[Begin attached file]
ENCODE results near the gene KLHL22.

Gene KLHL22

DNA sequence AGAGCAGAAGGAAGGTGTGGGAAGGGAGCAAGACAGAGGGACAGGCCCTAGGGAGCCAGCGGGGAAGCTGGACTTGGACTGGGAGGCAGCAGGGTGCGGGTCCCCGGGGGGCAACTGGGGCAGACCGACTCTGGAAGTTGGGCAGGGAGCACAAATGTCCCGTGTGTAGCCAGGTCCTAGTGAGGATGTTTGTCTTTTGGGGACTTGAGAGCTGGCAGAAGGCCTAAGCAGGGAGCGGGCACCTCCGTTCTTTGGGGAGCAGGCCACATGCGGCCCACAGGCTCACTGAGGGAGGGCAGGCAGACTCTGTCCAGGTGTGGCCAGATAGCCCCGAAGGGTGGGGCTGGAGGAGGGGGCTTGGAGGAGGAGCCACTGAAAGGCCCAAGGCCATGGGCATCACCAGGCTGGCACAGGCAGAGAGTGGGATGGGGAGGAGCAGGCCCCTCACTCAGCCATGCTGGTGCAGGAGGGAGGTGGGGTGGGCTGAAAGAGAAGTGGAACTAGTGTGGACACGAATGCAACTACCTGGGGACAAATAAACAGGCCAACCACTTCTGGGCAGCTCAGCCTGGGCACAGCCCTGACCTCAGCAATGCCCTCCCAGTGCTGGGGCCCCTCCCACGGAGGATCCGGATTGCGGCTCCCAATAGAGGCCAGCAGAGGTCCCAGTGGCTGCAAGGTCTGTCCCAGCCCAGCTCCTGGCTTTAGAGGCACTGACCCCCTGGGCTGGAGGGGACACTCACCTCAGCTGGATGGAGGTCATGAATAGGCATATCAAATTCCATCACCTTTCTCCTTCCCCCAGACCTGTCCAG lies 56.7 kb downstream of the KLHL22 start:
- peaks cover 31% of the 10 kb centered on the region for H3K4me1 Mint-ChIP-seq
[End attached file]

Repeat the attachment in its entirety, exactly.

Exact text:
ENCODE results near the gene KLHL22.

Gene KLHL22

DNA sequence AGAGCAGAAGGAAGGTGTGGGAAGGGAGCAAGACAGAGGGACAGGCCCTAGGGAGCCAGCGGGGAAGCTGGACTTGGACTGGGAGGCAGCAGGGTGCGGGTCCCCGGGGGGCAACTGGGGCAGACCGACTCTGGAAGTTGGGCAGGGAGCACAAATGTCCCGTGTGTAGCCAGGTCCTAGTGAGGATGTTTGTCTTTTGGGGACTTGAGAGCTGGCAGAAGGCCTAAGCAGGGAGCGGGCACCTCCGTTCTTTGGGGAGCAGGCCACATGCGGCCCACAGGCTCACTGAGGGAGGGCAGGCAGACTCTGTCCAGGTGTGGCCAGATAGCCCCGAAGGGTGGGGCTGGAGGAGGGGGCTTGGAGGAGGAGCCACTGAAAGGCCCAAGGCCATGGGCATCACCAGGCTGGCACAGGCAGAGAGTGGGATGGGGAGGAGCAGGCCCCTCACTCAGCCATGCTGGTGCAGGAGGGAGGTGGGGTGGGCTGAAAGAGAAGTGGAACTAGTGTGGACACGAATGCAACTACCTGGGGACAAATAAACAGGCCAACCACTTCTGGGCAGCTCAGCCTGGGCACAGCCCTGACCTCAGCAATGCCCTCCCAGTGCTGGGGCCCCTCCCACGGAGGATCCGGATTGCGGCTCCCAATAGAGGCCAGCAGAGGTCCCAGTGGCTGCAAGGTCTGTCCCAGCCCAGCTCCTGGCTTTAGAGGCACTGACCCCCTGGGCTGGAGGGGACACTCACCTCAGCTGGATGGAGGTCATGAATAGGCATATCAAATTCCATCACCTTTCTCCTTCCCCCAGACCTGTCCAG lies 56.7 kb downstream of the KLHL22 start:
- peaks cover 31% of the 10 kb centered on the region for H3K4me1 Mint-ChIP-seq